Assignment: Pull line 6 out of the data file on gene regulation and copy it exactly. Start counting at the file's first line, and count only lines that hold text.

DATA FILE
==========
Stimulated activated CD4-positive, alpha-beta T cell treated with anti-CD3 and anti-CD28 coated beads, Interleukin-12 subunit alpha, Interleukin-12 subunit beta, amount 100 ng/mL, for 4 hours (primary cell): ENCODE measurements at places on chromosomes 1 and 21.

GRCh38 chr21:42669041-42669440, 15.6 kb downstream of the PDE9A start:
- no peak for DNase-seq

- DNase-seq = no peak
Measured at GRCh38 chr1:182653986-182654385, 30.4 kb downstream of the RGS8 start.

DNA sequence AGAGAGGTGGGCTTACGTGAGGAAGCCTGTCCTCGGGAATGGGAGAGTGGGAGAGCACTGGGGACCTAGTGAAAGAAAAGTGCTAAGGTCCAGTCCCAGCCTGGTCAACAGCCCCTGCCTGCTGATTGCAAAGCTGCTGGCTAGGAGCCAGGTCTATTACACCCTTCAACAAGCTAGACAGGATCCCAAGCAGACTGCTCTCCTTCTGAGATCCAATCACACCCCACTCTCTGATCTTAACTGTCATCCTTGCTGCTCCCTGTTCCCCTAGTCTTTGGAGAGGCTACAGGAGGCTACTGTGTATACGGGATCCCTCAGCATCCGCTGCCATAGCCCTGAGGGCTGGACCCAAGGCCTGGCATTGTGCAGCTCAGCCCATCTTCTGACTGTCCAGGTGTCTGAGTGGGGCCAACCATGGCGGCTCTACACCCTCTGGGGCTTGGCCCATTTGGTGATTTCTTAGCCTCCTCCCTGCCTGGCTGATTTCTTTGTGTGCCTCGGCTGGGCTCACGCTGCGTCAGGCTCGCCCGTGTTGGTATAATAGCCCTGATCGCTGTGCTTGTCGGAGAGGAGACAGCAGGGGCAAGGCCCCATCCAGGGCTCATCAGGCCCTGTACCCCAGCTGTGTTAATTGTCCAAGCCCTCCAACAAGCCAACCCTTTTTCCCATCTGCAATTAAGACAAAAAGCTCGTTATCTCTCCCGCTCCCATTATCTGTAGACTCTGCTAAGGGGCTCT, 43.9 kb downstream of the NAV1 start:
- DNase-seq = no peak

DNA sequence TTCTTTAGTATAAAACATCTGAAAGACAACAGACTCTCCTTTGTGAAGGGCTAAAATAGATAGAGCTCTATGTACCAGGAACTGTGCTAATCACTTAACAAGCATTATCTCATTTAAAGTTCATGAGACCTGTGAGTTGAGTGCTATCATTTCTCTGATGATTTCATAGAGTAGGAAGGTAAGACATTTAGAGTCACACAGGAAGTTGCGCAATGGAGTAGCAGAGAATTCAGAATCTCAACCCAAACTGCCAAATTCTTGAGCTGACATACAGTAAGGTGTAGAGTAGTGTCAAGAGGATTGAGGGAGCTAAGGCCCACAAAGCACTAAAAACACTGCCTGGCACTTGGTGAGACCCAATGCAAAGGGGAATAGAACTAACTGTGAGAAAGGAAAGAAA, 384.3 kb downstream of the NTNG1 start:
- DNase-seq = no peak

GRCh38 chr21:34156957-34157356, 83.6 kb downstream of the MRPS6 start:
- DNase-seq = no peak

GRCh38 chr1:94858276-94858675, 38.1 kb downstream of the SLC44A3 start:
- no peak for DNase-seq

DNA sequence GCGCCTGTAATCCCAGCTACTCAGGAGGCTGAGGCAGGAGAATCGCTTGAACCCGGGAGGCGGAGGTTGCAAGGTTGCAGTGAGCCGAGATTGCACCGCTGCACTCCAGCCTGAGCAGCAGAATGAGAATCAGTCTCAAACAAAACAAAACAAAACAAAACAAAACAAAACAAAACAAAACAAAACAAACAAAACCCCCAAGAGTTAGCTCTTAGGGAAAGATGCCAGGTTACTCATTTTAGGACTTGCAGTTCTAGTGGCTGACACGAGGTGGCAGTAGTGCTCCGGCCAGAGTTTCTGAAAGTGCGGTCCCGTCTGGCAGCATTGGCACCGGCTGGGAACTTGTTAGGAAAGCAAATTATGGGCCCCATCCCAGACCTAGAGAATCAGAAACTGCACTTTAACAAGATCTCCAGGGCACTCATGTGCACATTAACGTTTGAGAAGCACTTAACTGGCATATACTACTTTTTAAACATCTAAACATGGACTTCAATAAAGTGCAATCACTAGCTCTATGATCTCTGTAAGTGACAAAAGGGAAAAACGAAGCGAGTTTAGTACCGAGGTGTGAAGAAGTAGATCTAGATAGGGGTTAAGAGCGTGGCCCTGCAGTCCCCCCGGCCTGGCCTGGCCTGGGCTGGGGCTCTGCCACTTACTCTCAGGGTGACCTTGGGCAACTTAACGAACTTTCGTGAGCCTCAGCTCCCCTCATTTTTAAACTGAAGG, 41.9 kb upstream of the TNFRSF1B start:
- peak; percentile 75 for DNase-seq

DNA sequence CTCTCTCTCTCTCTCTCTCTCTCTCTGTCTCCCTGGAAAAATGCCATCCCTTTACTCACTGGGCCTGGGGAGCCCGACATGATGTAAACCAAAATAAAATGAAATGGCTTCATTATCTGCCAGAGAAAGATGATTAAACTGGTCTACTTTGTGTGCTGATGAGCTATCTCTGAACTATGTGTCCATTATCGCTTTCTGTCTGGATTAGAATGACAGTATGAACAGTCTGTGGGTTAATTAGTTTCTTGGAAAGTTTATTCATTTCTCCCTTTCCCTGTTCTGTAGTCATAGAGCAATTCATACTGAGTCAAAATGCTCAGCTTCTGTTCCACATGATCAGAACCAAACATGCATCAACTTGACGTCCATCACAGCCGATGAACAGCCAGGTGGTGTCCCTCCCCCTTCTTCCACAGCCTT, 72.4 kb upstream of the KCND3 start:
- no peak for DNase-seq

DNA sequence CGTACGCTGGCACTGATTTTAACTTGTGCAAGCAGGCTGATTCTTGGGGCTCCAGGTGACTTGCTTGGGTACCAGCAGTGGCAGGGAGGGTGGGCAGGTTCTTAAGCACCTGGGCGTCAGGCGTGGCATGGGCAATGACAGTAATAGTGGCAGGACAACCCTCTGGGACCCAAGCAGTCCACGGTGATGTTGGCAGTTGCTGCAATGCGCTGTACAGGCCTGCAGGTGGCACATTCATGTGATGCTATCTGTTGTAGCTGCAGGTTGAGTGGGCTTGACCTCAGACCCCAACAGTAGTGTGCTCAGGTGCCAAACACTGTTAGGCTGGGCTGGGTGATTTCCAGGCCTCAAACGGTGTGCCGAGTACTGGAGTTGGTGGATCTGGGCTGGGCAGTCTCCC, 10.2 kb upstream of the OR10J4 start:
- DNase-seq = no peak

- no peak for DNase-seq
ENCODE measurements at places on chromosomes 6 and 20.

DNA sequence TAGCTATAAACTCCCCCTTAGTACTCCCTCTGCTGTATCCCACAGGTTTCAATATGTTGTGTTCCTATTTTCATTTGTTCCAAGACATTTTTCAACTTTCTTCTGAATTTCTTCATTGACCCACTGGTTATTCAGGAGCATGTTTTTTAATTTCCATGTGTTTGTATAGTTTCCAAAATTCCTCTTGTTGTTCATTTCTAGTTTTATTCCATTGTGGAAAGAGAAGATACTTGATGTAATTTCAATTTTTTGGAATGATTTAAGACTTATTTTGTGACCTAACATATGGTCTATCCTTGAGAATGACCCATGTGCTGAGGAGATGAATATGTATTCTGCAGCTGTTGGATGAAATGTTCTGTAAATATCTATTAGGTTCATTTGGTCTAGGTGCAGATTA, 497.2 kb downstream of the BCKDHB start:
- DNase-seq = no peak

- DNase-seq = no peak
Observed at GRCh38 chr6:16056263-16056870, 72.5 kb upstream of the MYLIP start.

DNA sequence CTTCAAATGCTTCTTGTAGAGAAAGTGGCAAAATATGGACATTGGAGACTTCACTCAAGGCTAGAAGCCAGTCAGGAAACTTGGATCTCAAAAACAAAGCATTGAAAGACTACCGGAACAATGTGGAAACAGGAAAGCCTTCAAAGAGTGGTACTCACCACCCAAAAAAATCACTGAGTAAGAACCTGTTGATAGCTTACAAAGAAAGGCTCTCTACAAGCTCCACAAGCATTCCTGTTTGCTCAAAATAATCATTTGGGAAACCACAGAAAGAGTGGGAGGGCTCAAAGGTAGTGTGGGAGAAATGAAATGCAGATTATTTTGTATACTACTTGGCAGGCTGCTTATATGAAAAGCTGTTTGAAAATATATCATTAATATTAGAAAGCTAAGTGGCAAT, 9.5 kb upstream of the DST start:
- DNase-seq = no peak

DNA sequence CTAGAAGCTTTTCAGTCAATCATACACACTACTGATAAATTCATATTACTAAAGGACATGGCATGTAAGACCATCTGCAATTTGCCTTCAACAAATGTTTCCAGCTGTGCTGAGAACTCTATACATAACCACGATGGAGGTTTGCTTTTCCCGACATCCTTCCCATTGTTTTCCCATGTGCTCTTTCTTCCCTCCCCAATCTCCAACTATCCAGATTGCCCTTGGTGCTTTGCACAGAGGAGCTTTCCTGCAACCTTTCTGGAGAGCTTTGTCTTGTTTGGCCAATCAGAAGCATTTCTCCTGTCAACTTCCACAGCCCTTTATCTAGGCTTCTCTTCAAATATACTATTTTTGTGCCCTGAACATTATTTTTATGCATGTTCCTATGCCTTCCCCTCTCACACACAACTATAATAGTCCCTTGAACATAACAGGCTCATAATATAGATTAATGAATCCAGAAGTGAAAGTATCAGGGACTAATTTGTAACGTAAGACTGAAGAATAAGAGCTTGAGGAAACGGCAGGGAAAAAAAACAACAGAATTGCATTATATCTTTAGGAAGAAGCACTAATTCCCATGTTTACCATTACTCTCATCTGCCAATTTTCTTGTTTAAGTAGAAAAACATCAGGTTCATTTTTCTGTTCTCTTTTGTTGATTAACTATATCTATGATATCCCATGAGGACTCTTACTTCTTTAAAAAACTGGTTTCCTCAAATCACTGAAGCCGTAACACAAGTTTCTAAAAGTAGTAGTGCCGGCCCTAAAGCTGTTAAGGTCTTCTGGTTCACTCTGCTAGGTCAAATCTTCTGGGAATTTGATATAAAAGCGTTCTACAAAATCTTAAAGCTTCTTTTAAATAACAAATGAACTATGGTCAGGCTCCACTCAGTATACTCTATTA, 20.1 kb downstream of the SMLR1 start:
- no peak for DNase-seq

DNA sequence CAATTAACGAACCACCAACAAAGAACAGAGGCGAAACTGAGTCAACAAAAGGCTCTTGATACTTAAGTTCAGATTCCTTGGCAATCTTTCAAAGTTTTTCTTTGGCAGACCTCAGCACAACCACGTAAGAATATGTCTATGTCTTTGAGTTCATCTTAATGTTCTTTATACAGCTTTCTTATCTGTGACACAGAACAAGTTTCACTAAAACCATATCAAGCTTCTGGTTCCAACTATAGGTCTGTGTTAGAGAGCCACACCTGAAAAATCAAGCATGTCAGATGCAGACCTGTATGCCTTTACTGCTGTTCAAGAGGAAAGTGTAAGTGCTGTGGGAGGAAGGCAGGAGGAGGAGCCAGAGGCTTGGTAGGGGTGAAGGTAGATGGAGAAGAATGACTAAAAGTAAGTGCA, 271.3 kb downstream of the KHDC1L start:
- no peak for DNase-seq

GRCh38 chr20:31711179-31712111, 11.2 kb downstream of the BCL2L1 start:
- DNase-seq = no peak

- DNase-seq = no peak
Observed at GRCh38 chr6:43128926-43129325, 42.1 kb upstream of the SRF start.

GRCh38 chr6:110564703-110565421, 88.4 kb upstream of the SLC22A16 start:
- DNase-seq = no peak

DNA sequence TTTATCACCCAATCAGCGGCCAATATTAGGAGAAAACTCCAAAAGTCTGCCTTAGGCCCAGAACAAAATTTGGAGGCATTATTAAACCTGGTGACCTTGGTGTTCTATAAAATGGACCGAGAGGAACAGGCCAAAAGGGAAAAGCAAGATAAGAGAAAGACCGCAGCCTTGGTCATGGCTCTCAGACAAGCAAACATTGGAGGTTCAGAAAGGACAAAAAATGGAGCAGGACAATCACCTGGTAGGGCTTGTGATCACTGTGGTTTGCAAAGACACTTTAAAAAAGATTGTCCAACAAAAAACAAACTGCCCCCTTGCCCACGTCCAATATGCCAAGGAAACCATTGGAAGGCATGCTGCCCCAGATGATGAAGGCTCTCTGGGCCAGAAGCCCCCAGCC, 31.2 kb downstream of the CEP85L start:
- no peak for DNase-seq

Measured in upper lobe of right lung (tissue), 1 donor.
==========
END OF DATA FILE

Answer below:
DNA sequence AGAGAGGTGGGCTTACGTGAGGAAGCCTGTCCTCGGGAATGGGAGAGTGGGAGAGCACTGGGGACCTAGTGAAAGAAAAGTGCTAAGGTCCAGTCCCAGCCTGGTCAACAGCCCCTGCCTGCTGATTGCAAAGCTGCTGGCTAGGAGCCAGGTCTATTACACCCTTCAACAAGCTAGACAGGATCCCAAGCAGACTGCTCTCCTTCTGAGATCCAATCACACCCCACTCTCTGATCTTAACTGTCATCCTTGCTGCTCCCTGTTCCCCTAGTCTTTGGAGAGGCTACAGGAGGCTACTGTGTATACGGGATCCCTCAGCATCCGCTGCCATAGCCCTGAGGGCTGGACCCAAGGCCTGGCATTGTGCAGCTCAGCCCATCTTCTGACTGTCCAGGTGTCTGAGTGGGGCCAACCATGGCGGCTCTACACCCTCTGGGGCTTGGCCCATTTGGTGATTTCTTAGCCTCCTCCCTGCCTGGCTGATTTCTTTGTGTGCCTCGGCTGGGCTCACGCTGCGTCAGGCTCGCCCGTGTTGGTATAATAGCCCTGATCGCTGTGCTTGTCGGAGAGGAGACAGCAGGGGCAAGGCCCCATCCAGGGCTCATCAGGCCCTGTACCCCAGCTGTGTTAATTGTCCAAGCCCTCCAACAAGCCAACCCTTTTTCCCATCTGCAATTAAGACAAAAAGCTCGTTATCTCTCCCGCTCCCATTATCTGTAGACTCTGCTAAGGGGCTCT, 43.9 kb downstream of the NAV1 start: